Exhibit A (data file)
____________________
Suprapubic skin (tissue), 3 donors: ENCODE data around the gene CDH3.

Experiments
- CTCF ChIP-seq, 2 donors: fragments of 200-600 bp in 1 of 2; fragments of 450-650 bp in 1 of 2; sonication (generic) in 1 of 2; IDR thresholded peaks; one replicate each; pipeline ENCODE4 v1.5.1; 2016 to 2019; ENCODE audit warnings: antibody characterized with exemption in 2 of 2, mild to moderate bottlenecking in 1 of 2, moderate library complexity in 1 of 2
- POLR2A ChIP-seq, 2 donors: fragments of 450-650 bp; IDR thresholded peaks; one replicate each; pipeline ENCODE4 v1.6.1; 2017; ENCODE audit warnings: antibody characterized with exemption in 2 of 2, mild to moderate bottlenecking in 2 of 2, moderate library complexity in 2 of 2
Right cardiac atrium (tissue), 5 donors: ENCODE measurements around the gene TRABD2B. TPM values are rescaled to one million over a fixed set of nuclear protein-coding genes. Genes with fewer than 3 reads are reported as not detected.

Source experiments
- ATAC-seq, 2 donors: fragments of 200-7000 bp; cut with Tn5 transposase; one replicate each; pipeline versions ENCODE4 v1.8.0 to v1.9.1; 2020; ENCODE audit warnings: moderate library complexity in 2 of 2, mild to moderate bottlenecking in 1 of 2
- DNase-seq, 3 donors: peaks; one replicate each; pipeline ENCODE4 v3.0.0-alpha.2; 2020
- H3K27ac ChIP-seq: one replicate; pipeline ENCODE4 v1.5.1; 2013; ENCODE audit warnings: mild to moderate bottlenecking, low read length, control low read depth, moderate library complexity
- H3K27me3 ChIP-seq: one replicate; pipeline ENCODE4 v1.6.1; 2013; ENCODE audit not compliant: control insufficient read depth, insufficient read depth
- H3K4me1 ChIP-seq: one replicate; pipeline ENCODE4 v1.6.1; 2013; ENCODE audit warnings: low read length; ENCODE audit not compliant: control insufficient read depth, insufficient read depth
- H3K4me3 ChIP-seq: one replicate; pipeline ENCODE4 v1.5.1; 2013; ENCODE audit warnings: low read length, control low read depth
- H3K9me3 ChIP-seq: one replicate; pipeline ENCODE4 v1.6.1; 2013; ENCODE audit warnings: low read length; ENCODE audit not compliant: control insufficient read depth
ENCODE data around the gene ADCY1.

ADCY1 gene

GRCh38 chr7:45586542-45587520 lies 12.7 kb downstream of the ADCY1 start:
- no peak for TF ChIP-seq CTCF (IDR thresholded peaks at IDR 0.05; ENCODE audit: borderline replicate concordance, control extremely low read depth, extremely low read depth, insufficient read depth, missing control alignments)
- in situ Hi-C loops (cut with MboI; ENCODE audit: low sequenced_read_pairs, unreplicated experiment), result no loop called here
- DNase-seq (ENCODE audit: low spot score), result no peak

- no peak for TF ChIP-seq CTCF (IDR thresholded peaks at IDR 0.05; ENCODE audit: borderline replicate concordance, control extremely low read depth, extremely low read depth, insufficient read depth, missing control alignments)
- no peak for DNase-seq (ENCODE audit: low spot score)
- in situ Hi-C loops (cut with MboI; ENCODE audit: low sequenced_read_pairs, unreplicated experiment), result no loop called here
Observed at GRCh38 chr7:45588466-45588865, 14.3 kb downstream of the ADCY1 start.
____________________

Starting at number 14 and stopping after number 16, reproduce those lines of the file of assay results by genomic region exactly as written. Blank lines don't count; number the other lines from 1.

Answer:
ENCODE data around the gene ADCY1.

ADCY1 gene

GRCh38 chr7:45586542-45587520 lies 12.7 kb downstream of the ADCY1 start: